Joshua Tallent
Hello, and welcome to the book smarts podcast where we talk about publishing data and technologies and send you away with some insights that will help you sell more books. I’m your host, Joshua Tallent. So this week on the BookSmarts Podcast, I’m very excited to have Alessandra Torre who is the CEO of Authors A.I. and Binge Books, and also a New York Times best-selling psychological thriller and romance author, Alessandra, thanks for joining me.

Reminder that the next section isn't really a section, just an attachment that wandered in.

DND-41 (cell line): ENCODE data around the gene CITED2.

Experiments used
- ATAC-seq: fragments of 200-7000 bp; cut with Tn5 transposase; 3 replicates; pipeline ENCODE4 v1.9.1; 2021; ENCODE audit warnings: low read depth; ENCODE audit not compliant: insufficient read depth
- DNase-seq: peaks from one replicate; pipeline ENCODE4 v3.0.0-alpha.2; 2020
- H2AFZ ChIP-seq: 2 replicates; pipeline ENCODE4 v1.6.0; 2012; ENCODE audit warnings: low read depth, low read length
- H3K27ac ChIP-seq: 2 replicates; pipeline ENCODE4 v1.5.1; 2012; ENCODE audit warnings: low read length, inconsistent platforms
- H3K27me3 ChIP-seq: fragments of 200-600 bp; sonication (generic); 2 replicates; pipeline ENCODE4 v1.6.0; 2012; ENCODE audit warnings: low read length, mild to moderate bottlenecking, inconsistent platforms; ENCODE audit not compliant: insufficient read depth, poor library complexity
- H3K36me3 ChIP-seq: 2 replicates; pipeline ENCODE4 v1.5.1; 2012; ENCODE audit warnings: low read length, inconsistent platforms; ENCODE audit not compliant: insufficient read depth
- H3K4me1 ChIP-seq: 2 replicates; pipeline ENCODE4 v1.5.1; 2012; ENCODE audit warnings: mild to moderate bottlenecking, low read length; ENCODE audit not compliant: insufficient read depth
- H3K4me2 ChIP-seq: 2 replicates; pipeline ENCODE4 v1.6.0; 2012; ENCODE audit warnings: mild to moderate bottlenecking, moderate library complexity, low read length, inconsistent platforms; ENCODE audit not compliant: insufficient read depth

Alessandra Torre
Thank you so much. I’m excited to be here.

Joshua Tallent 
So, I’m excited to because we’re going to talk today about some of the competitive advantages that indie authors have and how publishers could take advantage of some of those same strategies. And we chatted just a little bit about this already. So, I’d love to hear your thoughts about some of these advantages. What do you think that indie authors bring to the table? And how do you think publishers really could take advantage of those strategies internally?

Alessandra Torre